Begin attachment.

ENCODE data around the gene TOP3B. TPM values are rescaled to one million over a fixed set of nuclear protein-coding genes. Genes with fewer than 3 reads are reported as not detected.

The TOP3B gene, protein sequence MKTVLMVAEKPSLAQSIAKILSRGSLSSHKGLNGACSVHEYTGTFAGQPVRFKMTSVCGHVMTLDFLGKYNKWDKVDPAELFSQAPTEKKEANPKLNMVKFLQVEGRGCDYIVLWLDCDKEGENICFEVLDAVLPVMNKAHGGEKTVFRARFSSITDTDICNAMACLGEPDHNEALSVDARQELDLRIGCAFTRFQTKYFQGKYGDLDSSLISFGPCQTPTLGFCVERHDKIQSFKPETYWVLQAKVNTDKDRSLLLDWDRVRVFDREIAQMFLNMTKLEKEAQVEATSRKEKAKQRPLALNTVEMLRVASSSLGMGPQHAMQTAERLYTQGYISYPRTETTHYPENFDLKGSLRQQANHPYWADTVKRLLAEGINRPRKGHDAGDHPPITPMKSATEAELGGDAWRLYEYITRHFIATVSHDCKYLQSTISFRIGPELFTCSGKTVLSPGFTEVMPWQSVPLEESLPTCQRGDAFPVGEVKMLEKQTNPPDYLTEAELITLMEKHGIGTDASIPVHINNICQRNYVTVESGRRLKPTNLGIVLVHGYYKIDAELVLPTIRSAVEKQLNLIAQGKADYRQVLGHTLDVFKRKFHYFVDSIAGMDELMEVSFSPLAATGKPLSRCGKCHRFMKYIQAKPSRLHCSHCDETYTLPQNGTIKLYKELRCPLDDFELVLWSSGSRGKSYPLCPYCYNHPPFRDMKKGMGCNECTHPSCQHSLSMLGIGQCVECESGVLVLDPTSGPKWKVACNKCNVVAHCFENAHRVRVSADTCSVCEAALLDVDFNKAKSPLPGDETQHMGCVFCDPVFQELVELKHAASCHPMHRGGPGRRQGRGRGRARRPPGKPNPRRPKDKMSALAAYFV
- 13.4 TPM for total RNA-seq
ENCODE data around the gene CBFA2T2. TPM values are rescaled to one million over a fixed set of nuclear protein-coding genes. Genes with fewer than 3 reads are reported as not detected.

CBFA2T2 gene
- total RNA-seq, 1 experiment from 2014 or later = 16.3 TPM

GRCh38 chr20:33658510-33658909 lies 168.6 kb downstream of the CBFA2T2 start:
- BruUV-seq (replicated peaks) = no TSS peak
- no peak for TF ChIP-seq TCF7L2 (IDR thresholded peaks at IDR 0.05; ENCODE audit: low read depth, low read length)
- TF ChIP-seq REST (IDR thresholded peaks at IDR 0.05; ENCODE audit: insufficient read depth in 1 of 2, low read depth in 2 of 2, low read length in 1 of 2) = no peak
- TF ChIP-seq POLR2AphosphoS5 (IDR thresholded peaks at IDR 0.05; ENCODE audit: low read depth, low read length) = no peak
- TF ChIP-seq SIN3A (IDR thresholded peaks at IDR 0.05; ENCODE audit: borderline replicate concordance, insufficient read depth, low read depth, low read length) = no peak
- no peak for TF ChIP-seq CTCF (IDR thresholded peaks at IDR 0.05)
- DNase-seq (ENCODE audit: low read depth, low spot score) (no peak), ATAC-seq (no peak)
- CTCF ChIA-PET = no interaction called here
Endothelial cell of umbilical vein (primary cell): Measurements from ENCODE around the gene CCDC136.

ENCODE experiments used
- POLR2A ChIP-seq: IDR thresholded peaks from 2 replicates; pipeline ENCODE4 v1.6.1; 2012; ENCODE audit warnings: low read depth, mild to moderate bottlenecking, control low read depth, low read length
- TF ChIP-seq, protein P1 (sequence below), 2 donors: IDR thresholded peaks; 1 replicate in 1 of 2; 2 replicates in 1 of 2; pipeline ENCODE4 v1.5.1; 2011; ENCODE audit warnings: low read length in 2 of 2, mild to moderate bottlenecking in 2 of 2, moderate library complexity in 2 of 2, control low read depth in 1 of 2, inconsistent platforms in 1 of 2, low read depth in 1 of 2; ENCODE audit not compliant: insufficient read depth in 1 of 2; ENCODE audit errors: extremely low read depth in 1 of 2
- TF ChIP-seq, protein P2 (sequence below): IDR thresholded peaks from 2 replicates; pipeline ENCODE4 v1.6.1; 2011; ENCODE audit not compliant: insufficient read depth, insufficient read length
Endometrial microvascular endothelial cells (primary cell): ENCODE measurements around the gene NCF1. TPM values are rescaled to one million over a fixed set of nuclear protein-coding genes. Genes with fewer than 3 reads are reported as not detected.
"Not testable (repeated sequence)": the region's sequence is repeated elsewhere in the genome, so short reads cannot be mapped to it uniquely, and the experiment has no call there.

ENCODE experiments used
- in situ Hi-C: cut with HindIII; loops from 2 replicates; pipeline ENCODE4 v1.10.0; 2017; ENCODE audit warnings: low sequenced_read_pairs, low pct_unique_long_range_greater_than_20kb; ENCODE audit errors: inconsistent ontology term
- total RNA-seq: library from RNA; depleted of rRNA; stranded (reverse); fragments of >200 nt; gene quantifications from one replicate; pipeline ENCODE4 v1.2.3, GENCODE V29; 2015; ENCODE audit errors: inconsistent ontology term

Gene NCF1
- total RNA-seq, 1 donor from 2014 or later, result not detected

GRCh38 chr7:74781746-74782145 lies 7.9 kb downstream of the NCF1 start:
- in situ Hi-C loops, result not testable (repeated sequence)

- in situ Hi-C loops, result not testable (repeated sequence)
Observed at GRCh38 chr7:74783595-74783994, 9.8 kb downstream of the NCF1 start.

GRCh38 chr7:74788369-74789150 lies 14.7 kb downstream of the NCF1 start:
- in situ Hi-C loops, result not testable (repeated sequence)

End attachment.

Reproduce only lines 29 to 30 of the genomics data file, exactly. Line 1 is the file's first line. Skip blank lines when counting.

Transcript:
- in situ Hi-C loops, result not testable (repeated sequence)

- in situ Hi-C loops, result not testable (repeated sequence)